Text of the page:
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9 PARENTING TIPS & TOOLS FOR AN EASIER TRANSITION BACK TO SCHOOL

The pandemic experience was challenging for everyone for many reasons. Now that things seem to be getting back on track, adapting to the ‘normalcy’ is the new challenge. Kids are now moving from virtual school to physical school. There are many pandemic toddlers who will be going to a physical school for the very first time.

Arts and Crafts activity for kids-Ideas & Inspiration
Arts and Crafts activity for kids-Ideas & Inspiration

Stepping out from the safety and comfort of their homes and getting accustomed to the new social environment is just one among the many other transitions these children and their parents will have to go through. Let us try to understand more about this transition, the possible challenges, and some parenting tools to make going back to school easier.

Possible challenges your child may be facing
Your kid may be going to school for the first time or may be going back to school after a long time. This kind of movement in the child’s environment can be a big
transition time even in a normal situation. After the pandemic, this transition stress can only be expected to be higher.

Being in a group of people after a long time, getting accustomed to the social dynamics and social interactions may pose a challenge for your child.Why Should You Consider an Ergonomic Chair?

Parenting tips to handle the stress of going back to school
You as a parent, can be of immense help for your child and have the power to make the best out of this situation for them. Here are some parenting tips & tools you can
use to make this process smoother –

Form a connection with the ‘new person’
In case your kids are young and kickstarting their school journey, the separation anxiety can get stressful for both the kid and the parent. Forming a connection and
establishing a level of trust with the new person – teacher or caregiver, can be very helpful in this situation.

It is common for the kids to feel anxious when their parents are anxious or stressed. By forming a connection with the new person, the parent will feel a lot more
confident about sending their child outside and entrusting someone else with their child’s comfort & safety for a few hours everyday. If the parent feels confident,
naturally, the child will feel confident as well about the big change and deal with it in a healthy manner.

Connect with other parents
One thing that we need to realise is that every parent and every child around the globe is going through or has been through a similar experience. Connect with other
parents and find yourself a support system where you can share your experiences with each other. Also, by connecting with parents who have kids in the same program as
your kid, you can share important information regarding the program and help your child settle in.

Communicate with the teachers
Communicate your concerns and questions to the concerned teachers. By doing this, the teacher will be more aware of your and your child’s state of mind. Let the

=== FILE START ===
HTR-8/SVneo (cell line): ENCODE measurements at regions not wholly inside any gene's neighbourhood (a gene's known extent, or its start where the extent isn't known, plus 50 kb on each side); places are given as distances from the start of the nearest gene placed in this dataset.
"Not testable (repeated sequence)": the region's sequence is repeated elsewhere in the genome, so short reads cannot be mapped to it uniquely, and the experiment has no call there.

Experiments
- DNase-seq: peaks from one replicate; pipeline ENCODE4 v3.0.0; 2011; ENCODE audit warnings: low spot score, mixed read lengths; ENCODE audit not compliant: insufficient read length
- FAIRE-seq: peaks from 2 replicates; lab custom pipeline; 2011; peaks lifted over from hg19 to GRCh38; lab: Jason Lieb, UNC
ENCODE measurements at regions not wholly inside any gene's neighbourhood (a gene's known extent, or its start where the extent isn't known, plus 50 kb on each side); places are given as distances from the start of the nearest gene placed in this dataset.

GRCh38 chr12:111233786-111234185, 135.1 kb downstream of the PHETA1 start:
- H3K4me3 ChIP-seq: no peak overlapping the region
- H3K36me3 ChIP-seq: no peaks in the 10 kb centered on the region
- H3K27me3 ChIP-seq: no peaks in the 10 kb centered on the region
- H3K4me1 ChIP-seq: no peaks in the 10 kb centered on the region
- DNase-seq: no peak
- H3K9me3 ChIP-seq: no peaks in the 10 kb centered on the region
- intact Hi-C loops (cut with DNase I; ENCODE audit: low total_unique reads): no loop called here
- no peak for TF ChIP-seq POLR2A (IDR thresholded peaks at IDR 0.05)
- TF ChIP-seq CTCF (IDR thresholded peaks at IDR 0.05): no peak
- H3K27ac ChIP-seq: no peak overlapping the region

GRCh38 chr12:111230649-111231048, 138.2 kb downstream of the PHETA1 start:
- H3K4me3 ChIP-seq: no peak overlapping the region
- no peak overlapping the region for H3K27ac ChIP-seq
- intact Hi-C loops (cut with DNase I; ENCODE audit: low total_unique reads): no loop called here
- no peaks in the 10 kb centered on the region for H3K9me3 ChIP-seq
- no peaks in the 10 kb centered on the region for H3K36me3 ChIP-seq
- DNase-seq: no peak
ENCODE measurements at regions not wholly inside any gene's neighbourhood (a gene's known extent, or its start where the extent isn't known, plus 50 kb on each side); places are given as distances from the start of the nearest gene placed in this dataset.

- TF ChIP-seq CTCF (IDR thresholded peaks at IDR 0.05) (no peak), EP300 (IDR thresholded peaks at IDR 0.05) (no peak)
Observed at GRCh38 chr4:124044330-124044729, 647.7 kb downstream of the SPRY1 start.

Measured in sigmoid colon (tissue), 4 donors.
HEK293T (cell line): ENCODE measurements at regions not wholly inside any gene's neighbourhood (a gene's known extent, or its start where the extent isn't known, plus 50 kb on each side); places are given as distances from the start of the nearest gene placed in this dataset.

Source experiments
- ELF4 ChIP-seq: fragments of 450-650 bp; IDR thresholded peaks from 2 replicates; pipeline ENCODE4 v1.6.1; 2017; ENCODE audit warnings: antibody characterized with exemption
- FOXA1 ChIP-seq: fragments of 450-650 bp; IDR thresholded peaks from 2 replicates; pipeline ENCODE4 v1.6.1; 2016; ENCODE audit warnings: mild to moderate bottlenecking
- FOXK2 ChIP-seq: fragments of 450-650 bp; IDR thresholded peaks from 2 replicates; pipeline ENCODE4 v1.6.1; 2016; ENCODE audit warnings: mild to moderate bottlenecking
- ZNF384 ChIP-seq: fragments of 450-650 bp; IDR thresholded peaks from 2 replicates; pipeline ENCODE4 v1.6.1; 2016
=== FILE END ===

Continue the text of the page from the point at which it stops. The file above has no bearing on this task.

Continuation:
teacher know if there is something that might be affecting your child emotionally or physically. The teacher will be better equipped to assess the child’s ability to
focus and socialise based on this information from you.

Encourage positive digital media use
Exposure to digital media can be productive when the engagement is healthy and monitored. Pick and choose how your child engages with the screen and the internet.
Instead of having them spend time playing video games or consuming endless unnecessary video content, encourage them to learn something new and find ways to interact
with people who are interested in similar activities. Attending live online classes and live online workshops is one of the best ways to use digital media productively.

Do not pass on your anxiety
Stay calm, patient, and reassuring through this transition process. This will communicate to your child that they are safe, protected, and that everything will be
absolutely fine. Your outlook towards the situation will help them maintain a sense of positivity and confidence.

Look after your physical & mental health
Remember how you’re always told to put on your oxygen mask first before helping others? The same rule applies to everyday life. You can help those around you only when
you yourself are okay. If you are physically or mentally unwell, you will not be able to provide the necessary support to your kids during this challenging time.

Establish a routine
Help your child follow a well-structured and predictable routine. Kids thrive on routine and having a proper meals and sleep will keep their body healthy, help them
stay focussed, and help them cope with the changes better.

Talk to a professional
If your child is exhibiting concerning anxiety or behavioural issues, talk to a healthcare professional. Look out for sudden behavioural changes, change in activity levels, sudden fluctuation in weight, trouble focussing, or irregular sleep pattern.

Engage in quality conversations & family time
Find the time to engage in some quality family time and conversations. This will help your child realise that you’re there for them when they need to talk or express their emotions.

Challenging but Learning Experience
This transition may turn out to be more difficult for some than others, but the important thing to remember is that you’re not in this alone. Every one out there is riding the same boat as you and you will be able to find support if you look in the right places.

Build a support system for yourself and your child and kickstart their journey ahead in the new normal!

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